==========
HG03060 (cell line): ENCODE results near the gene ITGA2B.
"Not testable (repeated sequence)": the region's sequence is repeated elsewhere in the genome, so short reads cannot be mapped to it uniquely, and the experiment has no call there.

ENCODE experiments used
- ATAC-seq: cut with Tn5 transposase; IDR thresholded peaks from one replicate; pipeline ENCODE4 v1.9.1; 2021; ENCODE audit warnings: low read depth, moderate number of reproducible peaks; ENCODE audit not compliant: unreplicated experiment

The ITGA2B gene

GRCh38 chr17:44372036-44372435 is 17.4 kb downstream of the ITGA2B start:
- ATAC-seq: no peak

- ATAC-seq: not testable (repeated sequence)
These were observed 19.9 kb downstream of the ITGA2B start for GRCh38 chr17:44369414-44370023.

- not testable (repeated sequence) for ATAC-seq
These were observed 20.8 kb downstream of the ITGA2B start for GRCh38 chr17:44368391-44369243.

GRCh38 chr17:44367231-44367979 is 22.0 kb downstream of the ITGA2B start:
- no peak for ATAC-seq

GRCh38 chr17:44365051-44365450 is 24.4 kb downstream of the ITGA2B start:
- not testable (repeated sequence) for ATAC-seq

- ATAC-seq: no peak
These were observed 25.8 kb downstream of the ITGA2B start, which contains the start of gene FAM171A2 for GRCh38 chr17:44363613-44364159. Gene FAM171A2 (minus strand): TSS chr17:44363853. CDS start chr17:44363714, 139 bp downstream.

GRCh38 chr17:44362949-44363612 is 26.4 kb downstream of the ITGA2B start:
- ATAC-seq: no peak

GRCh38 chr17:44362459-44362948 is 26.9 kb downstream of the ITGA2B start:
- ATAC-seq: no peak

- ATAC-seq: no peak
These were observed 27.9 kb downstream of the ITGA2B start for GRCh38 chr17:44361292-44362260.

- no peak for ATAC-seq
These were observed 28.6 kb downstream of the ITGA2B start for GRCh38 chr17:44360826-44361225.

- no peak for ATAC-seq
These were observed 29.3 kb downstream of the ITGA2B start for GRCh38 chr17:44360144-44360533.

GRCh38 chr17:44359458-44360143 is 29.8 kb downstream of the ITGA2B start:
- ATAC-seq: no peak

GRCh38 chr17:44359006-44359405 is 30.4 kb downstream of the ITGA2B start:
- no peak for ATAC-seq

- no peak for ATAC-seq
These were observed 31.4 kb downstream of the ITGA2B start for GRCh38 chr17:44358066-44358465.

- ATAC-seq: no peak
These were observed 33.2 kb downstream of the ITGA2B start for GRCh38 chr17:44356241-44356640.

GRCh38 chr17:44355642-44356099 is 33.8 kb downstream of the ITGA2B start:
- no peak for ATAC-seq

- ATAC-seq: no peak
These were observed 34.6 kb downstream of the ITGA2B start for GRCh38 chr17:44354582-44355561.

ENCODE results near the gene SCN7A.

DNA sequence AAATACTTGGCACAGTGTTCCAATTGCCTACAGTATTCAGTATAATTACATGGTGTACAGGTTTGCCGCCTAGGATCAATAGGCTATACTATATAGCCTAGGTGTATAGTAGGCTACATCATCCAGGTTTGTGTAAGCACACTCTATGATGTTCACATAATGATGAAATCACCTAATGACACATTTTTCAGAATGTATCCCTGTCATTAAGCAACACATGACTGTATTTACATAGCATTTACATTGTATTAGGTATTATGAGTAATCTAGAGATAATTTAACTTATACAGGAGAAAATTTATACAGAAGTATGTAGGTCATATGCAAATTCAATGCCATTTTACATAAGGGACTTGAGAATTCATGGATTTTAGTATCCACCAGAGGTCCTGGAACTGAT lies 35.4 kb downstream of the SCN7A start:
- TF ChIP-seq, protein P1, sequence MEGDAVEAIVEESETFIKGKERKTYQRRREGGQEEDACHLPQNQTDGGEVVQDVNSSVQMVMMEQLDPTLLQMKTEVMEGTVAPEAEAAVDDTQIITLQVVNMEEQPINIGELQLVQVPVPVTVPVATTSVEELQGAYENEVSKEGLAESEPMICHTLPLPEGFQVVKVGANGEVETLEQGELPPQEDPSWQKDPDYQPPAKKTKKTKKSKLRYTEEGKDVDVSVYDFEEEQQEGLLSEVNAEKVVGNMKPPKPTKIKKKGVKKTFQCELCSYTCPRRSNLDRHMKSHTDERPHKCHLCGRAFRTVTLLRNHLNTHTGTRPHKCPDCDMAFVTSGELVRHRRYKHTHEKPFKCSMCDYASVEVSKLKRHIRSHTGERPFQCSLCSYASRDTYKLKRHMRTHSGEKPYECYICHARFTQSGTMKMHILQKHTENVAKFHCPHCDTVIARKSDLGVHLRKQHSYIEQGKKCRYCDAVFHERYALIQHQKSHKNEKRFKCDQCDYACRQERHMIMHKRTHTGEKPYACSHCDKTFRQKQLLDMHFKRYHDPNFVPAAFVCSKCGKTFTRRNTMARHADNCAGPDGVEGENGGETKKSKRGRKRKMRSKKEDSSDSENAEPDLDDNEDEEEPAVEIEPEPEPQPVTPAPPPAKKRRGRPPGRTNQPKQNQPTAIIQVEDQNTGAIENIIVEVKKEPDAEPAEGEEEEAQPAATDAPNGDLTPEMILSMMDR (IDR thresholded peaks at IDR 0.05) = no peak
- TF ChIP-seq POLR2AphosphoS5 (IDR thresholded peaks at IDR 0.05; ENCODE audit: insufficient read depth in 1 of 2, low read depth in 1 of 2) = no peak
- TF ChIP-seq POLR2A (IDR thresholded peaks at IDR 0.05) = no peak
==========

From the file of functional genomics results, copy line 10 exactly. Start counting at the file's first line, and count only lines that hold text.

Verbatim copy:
- not testable (repeated sequence) for ATAC-seq